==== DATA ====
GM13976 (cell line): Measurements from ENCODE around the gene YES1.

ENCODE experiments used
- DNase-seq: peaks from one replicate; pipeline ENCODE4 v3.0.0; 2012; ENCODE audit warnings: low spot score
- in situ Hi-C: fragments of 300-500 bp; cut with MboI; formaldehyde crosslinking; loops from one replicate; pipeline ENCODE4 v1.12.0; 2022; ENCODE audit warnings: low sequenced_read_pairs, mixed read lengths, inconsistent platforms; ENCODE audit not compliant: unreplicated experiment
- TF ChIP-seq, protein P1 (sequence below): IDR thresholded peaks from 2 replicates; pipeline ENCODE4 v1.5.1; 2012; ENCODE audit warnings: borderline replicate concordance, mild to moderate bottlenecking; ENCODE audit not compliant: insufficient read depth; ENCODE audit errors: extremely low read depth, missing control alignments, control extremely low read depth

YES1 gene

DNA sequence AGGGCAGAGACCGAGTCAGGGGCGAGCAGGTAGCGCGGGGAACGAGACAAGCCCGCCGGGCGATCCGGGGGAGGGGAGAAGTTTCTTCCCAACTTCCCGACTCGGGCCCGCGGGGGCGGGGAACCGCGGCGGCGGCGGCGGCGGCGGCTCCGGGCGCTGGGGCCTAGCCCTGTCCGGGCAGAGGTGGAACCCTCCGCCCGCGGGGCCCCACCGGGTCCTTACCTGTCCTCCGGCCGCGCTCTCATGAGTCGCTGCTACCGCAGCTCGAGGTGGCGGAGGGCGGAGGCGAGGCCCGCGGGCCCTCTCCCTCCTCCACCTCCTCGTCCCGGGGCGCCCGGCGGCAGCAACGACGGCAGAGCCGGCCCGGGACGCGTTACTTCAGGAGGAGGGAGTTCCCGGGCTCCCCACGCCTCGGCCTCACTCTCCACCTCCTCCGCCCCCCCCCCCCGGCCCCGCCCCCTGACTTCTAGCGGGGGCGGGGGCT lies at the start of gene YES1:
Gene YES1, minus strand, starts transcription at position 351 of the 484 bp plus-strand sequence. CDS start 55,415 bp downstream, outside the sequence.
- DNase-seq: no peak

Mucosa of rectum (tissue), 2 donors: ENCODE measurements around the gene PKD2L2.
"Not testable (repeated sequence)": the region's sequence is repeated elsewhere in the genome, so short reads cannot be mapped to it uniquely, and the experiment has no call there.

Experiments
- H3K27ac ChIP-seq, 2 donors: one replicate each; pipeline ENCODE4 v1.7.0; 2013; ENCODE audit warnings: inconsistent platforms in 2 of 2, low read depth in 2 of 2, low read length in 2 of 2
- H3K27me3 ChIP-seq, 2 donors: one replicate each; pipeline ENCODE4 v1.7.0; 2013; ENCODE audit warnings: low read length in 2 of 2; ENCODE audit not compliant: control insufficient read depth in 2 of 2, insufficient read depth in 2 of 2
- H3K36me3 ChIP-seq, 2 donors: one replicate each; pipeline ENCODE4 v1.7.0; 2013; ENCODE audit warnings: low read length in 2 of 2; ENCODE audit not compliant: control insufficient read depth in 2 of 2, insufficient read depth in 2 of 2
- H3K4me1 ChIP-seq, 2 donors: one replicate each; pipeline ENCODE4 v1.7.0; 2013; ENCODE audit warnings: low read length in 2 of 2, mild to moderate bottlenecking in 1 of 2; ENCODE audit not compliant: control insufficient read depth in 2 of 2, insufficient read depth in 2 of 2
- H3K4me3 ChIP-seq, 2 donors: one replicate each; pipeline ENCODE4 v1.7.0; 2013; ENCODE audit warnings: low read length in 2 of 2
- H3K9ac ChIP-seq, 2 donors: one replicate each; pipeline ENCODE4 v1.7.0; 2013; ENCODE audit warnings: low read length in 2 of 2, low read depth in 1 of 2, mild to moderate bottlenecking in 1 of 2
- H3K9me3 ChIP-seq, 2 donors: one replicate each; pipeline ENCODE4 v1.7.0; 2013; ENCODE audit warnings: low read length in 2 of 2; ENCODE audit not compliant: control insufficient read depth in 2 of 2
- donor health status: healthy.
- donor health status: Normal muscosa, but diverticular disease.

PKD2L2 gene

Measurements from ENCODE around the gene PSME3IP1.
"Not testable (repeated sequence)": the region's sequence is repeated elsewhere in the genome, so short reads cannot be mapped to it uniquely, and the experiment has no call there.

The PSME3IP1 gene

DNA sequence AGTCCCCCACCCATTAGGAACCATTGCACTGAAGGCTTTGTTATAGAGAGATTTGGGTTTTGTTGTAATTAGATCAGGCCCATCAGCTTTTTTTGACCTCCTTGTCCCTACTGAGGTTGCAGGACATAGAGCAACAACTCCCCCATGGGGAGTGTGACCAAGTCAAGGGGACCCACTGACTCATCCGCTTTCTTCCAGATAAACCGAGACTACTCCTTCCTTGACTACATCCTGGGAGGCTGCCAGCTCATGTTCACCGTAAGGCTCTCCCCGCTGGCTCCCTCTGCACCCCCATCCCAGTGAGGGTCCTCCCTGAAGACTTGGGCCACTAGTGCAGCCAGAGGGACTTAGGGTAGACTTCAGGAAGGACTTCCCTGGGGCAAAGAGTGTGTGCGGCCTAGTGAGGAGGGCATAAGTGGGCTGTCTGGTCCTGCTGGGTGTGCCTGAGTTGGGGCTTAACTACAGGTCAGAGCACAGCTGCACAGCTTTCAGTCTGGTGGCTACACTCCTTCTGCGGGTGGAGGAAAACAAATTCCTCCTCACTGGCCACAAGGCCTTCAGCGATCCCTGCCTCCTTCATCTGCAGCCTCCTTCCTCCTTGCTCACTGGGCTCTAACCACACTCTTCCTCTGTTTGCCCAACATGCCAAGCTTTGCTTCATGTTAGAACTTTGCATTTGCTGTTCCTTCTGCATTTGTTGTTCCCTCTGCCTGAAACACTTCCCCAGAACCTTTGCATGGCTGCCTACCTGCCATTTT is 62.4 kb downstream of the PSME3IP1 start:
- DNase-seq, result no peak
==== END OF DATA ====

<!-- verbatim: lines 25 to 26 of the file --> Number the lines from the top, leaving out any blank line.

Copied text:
The PSME3IP1 gene

DNA sequence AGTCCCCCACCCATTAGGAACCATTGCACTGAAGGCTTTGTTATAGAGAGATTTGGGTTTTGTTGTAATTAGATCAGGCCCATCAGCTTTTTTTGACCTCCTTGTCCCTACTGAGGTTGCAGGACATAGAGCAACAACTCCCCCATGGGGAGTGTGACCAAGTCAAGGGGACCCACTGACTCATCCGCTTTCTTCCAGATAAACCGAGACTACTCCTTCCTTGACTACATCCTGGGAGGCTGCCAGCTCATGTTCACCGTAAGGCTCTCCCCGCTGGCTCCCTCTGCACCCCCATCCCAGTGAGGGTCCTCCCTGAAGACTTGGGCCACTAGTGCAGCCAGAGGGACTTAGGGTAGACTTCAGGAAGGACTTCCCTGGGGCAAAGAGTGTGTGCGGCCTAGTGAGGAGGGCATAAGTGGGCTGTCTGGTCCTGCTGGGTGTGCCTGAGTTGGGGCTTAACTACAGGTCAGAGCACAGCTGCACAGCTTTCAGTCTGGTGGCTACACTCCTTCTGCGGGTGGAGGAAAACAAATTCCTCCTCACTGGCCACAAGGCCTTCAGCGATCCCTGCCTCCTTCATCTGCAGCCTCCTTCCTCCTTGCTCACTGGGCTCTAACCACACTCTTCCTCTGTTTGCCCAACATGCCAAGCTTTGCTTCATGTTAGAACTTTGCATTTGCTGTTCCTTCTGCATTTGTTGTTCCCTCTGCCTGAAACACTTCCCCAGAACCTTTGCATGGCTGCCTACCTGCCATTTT is 62.4 kb downstream of the PSME3IP1 start: